Turning College Housing into an Investment Strategy

Forbes has released its list of the top college towns to invest in. Phoenix – Mesa- Scottsdale came in at #7. From the article:

The good news is, college doesn’t need to be so hard on the wallet–at least when it comes to housing, an area that becomes more absurdly expensive with each passing year.

Total room-and-board expenses at private undergraduate colleges averaged $7,791 during the 2005-2006 school year, up 5% from the previous academic year, according to The College Board’s annual report on college pricing trends. But consider the alternative: investing in real estate. If done wisely, this nontraditional approach could not only save you the cost of college housing, it might even help you turn a profit.

Rather than shell out a small fortune for a ratty dorm room or an overpriced apartment, parents can build equity, generate cash flow and eventually benefit from real estate appreciation–assuming they are willing to be landlords and invest some cash up front.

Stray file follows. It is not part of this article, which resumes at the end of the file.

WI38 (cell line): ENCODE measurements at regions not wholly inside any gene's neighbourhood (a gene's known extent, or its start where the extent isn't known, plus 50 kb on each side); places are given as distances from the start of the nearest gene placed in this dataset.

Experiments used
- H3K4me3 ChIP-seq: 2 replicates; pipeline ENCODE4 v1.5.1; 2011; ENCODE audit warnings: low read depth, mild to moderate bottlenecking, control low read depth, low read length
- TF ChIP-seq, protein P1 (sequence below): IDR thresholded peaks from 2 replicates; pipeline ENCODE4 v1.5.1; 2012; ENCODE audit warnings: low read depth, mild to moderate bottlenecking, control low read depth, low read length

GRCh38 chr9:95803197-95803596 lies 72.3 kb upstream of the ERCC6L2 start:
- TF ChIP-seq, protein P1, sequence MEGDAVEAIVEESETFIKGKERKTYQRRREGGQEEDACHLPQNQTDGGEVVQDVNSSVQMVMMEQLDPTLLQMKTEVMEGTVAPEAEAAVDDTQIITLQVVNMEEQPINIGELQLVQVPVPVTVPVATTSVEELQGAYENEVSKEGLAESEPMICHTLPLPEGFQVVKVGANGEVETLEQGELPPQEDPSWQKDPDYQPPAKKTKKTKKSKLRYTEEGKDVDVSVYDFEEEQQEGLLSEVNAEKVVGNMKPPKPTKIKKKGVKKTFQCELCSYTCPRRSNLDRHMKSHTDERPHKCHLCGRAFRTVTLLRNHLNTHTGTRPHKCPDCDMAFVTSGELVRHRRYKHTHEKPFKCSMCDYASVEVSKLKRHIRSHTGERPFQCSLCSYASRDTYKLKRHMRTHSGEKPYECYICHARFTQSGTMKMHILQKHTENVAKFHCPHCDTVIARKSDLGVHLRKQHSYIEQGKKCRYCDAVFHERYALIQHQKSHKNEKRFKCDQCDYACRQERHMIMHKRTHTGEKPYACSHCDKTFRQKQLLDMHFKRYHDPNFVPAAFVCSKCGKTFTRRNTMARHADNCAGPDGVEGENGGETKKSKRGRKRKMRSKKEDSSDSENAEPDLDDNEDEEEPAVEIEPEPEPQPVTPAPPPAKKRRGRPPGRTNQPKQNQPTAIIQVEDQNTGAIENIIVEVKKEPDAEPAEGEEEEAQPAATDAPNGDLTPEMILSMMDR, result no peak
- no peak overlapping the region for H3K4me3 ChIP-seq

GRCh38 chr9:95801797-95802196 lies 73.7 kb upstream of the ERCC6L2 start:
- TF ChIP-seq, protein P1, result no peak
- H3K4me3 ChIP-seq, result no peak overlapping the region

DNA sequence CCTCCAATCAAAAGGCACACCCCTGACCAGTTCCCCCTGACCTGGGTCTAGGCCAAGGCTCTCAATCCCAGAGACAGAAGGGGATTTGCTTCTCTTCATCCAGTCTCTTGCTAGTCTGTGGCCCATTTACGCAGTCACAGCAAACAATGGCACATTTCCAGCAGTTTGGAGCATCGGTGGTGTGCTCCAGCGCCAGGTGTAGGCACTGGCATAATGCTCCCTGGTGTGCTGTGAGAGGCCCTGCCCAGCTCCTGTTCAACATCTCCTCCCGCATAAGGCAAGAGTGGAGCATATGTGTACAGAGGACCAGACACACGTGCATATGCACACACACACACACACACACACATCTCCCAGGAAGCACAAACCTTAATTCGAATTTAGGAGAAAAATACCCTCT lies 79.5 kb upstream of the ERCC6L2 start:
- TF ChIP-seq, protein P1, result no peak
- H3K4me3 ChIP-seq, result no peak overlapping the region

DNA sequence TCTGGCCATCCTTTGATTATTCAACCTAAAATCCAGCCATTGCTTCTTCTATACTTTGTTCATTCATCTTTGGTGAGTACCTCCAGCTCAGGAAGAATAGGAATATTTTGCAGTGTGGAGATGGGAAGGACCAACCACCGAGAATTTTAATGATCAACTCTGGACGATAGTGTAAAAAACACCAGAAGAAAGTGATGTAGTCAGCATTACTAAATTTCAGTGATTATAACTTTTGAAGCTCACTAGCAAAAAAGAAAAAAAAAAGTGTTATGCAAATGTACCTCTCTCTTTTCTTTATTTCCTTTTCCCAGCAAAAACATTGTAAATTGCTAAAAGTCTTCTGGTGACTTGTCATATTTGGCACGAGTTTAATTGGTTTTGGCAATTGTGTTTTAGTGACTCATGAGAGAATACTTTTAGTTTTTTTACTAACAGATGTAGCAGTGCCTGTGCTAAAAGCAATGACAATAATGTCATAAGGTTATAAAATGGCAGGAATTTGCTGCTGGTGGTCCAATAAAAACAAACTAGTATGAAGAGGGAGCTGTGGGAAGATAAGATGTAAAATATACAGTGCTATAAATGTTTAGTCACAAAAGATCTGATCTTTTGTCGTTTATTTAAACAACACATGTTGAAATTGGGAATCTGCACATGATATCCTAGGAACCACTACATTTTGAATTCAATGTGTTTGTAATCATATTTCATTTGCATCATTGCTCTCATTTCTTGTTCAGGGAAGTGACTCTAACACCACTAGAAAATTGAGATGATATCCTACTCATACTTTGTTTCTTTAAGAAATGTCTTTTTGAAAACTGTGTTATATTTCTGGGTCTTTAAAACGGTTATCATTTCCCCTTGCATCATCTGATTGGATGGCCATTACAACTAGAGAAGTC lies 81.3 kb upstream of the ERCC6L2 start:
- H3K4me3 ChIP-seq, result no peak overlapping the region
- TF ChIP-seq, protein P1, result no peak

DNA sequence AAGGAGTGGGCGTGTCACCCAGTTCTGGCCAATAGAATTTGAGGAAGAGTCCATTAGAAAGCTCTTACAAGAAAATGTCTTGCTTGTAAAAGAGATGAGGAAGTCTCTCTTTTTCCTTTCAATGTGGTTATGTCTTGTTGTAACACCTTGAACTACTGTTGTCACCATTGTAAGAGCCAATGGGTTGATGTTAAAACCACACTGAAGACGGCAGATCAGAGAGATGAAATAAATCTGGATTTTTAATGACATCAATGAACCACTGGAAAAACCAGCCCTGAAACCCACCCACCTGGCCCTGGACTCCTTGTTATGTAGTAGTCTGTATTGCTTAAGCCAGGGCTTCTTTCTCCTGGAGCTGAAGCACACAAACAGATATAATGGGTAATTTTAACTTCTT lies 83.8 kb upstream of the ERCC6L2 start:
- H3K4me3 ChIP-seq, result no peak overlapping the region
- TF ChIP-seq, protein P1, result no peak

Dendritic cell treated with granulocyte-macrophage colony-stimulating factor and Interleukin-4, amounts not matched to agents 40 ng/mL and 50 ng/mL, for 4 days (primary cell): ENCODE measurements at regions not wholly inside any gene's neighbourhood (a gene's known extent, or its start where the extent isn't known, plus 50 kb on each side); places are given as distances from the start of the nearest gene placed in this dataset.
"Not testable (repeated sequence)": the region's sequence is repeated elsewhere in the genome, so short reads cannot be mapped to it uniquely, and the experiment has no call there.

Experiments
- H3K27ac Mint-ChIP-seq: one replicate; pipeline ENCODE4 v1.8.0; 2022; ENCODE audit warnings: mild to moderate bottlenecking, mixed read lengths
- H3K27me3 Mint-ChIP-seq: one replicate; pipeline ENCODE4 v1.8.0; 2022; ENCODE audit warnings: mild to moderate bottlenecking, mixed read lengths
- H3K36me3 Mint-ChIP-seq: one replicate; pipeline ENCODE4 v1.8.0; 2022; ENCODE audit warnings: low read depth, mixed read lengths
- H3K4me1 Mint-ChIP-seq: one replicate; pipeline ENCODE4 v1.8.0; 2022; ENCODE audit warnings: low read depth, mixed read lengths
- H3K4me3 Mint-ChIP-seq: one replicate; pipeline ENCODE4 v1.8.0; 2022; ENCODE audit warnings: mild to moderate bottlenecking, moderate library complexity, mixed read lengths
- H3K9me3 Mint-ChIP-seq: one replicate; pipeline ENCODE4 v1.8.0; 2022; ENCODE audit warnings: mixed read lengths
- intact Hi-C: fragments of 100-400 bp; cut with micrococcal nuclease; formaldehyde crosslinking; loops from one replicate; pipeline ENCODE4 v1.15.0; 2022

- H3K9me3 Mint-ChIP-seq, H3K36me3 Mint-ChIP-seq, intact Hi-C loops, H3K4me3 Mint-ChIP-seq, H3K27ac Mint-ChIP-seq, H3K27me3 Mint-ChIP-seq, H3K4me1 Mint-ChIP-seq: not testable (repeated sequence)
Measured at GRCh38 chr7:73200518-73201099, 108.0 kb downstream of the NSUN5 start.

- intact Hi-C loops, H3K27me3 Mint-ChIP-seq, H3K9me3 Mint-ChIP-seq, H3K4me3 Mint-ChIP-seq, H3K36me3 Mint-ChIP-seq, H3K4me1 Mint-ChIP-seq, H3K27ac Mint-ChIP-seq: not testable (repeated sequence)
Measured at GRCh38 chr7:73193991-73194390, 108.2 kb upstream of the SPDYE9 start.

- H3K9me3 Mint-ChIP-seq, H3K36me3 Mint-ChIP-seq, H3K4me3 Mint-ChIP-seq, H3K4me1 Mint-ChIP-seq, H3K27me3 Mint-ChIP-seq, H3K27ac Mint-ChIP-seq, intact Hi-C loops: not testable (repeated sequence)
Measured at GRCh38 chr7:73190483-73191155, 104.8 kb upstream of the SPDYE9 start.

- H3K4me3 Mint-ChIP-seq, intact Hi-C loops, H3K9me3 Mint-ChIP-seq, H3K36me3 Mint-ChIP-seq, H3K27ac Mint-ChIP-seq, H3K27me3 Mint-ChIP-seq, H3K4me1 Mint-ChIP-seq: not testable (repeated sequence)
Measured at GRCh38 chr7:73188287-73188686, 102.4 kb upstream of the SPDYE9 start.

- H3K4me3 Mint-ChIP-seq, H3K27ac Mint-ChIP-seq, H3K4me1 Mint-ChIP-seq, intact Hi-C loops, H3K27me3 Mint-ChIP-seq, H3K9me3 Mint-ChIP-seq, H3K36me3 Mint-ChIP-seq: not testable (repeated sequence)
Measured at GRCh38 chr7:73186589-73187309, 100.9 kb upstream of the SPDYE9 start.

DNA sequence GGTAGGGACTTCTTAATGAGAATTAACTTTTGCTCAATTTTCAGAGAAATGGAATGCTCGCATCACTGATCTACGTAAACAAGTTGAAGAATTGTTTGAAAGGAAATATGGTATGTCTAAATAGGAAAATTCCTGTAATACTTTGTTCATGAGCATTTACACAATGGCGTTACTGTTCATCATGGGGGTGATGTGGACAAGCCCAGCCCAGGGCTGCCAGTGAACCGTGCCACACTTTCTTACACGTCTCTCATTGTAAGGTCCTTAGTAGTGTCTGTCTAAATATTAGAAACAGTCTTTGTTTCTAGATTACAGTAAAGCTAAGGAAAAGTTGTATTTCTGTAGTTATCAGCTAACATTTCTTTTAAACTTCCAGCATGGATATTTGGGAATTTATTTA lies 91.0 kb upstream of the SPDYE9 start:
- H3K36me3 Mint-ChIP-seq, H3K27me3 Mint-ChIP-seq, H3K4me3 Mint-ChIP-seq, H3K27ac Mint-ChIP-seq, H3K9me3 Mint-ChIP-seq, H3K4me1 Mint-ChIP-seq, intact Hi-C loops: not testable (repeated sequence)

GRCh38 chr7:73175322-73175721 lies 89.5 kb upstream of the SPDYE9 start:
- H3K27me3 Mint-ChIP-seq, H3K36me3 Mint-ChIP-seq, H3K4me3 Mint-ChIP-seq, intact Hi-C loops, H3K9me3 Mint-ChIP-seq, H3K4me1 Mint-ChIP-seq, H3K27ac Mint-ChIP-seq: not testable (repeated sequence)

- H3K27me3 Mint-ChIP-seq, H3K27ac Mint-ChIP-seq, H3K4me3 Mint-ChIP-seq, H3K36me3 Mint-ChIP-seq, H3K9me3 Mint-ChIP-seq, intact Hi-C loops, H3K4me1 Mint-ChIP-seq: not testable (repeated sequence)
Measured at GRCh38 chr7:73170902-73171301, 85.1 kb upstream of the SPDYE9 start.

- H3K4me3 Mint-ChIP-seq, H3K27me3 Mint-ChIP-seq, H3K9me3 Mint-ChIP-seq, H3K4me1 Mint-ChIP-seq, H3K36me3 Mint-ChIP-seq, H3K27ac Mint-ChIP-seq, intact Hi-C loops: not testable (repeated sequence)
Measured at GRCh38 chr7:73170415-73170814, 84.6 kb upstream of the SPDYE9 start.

Rhonda Butler, sales manager at Fonville Morisey Realty’s Chapel Hill, N.C., office, near the University of North Carolina at Chapel Hill, breaks down a local example.

“Say you have a $200,000 townhouse,” she says. “You can take four students and charge them each $700 a month for rent, and suddenly you’re going to have a positive cash flow on the transaction.”

With 10% down, a 30-year mortgage and a rate of, say, 7%, monthly mortgage payments would total about $1,200, for a net of $1,600 per month.

And though home prices around the country appear to be flattening out after a few years of sharp increase, college housing markets tend to experience less ups and downs.

I ran across a real world example Here